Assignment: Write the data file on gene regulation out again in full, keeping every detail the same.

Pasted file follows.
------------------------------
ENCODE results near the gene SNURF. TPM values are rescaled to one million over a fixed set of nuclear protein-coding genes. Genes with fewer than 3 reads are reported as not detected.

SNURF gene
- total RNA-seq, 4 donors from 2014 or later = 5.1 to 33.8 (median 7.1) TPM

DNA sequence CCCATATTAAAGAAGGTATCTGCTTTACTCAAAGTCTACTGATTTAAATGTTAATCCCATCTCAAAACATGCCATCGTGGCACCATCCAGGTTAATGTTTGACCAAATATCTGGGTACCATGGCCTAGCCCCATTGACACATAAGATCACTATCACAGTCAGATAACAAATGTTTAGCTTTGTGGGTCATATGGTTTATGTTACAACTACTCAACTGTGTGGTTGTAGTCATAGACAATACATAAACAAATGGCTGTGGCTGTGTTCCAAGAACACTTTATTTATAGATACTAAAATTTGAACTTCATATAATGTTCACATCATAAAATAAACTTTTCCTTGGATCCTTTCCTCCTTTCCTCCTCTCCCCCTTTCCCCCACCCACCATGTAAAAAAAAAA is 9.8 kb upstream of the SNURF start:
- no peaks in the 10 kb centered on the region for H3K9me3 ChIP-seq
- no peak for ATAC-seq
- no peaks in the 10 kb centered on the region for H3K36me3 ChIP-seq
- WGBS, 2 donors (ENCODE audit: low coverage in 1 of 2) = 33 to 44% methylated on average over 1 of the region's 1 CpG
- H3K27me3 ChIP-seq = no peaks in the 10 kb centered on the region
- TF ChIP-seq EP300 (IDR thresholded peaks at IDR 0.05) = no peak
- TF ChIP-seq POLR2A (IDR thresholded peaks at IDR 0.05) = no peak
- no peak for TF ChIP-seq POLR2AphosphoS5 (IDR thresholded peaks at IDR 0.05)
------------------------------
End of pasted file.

ENCODE results near the gene SNURF. TPM values are rescaled to one million over a fixed set of nuclear protein-coding genes. Genes with fewer than 3 reads are reported as not detected.

SNURF gene
- total RNA-seq, 4 donors from 2014 or later = 5.1 to 33.8 (median 7.1) TPM

DNA sequence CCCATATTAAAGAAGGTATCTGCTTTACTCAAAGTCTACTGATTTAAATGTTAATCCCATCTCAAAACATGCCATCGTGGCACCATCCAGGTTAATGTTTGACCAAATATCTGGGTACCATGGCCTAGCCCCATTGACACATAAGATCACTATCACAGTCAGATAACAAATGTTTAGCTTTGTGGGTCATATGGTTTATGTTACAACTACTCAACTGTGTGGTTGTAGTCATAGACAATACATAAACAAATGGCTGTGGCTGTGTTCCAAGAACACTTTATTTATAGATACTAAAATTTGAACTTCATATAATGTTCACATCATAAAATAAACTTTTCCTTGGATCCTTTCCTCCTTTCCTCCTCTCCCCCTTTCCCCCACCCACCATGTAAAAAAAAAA is 9.8 kb upstream of the SNURF start:
- no peaks in the 10 kb centered on the region for H3K9me3 ChIP-seq
- no peak for ATAC-seq
- no peaks in the 10 kb centered on the region for H3K36me3 ChIP-seq
- WGBS, 2 donors (ENCODE audit: low coverage in 1 of 2) = 33 to 44% methylated on average over 1 of the region's 1 CpG
- H3K27me3 ChIP-seq = no peaks in the 10 kb centered on the region
- TF ChIP-seq EP300 (IDR thresholded peaks at IDR 0.05) = no peak
- TF ChIP-seq POLR2A (IDR thresholded peaks at IDR 0.05) = no peak
- no peak for TF ChIP-seq POLR2AphosphoS5 (IDR thresholded peaks at IDR 0.05)